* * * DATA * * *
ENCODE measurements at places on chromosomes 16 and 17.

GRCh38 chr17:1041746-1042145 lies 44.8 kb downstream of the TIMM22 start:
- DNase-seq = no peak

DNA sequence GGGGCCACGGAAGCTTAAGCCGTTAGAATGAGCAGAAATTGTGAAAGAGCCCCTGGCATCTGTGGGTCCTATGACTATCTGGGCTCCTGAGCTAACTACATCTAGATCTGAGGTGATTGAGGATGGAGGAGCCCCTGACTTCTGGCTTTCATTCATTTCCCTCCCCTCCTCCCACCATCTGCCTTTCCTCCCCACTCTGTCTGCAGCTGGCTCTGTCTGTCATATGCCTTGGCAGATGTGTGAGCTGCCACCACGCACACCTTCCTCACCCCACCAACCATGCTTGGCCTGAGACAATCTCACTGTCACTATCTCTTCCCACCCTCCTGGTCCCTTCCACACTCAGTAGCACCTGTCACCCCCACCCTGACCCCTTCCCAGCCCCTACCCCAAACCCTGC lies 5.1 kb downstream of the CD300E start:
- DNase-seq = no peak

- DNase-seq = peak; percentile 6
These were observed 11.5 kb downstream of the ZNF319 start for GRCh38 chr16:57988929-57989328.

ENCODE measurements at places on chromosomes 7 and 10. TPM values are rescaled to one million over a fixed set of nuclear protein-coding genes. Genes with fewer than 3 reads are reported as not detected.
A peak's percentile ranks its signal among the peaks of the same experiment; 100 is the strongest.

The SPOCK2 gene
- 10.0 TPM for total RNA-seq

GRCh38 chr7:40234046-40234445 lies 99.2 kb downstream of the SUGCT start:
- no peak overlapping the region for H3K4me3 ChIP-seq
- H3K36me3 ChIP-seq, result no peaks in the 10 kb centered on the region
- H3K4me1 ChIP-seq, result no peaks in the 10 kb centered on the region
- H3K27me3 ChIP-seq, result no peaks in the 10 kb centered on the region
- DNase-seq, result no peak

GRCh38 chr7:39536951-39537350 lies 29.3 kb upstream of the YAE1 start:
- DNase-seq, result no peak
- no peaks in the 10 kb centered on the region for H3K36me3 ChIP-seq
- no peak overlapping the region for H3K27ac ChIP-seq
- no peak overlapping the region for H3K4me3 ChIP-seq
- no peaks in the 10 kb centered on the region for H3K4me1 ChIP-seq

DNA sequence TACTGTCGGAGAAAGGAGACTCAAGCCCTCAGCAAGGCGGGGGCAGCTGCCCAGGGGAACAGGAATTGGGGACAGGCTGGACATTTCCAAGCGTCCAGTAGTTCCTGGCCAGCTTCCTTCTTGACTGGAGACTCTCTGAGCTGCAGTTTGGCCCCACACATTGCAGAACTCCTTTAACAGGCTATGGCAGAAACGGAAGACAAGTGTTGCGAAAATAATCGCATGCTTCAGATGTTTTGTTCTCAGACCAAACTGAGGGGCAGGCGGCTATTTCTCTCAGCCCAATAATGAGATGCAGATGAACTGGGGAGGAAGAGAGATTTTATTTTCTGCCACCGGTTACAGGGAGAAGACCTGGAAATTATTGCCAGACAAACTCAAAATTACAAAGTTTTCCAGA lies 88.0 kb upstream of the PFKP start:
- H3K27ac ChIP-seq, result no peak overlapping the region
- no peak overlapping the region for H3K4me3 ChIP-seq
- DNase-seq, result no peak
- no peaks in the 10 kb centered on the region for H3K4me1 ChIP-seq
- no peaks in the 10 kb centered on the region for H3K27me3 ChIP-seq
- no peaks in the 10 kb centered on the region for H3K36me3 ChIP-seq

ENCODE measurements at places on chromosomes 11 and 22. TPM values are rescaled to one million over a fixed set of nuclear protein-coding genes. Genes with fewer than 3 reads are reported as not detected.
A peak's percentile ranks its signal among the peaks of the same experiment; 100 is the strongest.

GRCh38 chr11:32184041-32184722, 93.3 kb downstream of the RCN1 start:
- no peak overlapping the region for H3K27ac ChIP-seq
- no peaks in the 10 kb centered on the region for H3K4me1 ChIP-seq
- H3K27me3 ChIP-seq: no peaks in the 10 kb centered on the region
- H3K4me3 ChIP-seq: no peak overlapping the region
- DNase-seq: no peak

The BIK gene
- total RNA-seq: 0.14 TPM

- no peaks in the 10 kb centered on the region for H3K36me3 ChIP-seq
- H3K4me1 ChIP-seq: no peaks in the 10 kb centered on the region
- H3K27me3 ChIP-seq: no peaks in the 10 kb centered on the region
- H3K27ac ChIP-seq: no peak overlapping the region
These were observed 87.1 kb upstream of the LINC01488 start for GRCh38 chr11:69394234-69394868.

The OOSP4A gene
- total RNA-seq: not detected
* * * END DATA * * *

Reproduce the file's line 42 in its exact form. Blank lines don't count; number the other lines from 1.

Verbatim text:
- H3K4me1 ChIP-seq: no peaks in the 10 kb centered on the region